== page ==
NASA Glenn in Cleveland could lose up to $60 million – or nearly 10 percent of its operating budget – if the current Senate bill is approved. The plan is to divert $150 million from several different NASA programs around the country toward a robotic program called “Restore L Pathfinder” being carried out by NASA Goddard in Maryland.
John Logsdown is professor emeritus at George Washington University’s Space Policy Institute.
“The idea of being able to go up and refuel or repair a satellite that still has perfectly good lifetime left but is running out of fuel is a very attractive option. Something that is attractive to both the civilian and national security space activities.”
No more money
Logsdown says one challenge for the NASA budget battle is that it’s a “zero-sum game," meaning there’s no more money to be added to the space agency’s budget.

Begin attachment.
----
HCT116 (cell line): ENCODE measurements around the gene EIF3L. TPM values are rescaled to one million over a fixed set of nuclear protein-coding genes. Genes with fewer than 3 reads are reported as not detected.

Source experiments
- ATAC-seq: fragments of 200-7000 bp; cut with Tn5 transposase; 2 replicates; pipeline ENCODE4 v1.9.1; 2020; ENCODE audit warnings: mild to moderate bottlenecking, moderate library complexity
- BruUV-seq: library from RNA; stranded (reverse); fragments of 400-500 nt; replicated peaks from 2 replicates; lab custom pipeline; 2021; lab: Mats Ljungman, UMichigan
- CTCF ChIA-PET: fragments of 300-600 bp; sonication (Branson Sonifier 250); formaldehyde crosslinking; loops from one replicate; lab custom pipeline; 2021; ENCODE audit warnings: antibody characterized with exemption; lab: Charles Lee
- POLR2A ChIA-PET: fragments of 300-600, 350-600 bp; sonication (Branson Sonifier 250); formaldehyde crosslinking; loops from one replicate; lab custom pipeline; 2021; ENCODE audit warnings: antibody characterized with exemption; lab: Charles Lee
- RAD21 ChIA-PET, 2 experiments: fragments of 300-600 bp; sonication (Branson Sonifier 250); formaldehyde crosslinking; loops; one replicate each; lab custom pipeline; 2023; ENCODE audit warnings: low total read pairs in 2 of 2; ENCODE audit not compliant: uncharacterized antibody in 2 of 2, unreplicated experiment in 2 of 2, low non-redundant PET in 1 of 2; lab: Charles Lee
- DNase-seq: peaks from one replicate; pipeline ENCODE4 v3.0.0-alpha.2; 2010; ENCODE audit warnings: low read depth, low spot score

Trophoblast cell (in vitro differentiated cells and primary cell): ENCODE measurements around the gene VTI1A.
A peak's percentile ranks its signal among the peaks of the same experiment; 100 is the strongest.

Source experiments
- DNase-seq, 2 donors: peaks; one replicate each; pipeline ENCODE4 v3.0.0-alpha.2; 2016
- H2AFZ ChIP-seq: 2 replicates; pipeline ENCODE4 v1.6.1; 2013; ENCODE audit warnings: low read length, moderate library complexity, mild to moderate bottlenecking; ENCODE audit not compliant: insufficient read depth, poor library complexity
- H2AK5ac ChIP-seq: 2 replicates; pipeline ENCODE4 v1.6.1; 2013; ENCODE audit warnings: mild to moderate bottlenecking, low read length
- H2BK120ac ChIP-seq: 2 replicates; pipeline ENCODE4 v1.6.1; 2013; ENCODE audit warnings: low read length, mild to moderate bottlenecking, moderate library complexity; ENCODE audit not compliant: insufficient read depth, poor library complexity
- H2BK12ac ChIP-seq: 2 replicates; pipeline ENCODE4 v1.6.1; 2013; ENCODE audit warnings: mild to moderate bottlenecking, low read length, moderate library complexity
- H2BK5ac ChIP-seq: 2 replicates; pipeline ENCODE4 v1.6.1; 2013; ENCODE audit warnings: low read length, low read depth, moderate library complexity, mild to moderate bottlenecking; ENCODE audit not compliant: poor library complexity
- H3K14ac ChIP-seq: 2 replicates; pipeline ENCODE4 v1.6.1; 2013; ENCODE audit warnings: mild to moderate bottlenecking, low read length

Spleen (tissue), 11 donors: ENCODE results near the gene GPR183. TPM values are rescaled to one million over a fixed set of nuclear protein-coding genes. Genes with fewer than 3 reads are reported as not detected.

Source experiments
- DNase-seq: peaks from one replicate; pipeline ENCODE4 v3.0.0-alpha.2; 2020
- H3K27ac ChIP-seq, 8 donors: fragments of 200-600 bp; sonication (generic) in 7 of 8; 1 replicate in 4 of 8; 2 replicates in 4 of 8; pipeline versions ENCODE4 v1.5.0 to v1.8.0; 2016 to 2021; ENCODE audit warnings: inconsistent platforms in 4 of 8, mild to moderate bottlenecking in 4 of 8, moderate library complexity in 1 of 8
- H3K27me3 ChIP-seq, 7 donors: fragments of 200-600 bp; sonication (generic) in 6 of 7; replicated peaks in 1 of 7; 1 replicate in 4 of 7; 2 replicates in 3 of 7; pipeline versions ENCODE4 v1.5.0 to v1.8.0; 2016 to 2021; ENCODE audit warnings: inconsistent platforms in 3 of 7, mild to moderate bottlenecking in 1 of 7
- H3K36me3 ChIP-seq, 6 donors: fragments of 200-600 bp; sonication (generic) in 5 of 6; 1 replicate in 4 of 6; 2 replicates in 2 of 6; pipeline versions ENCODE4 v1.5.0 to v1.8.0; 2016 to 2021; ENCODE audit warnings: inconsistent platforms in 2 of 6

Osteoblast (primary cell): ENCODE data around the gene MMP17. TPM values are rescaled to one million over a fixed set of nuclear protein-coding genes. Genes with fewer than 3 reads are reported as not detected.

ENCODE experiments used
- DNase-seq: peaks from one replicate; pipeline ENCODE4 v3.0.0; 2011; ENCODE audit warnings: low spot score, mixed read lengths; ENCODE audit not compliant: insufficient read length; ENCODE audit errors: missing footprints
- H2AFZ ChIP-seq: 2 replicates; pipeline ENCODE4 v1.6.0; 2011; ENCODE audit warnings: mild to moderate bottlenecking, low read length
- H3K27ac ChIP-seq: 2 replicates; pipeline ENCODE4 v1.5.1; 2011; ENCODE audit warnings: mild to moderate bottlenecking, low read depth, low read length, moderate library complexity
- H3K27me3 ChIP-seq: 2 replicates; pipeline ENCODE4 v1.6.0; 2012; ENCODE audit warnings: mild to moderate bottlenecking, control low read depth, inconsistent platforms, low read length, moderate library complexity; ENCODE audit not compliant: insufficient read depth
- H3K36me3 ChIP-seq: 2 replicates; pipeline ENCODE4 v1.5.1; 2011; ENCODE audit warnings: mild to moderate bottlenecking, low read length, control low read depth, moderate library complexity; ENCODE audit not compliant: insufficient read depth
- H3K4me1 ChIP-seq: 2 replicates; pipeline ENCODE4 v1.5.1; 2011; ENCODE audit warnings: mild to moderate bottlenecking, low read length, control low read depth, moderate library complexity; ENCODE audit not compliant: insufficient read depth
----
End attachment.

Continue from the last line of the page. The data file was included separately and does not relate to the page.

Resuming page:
Ohio Senators Rob Portman and Sherrod Brown say they’re working to prevent those cuts to NASA Glenn.
Brown acknowledges it will be tricky, as the Senate Appropriations Committee is led by Democrat Barbara Mikulski of Maryland and Republican Richard Shelby of Alabama.
“It’s always an uphill battle on Appropriations, when two of the major appropriators -- one in each party -- has a major space facility in their state. But we’ve been able to help rescue it in the past and we will work together bi-partisanly in Ohio to do it here.”
Congress needs to finalize a spending bill by Friday to prevent a government shutdown. A NASA Glenn spokesperson declined to comment.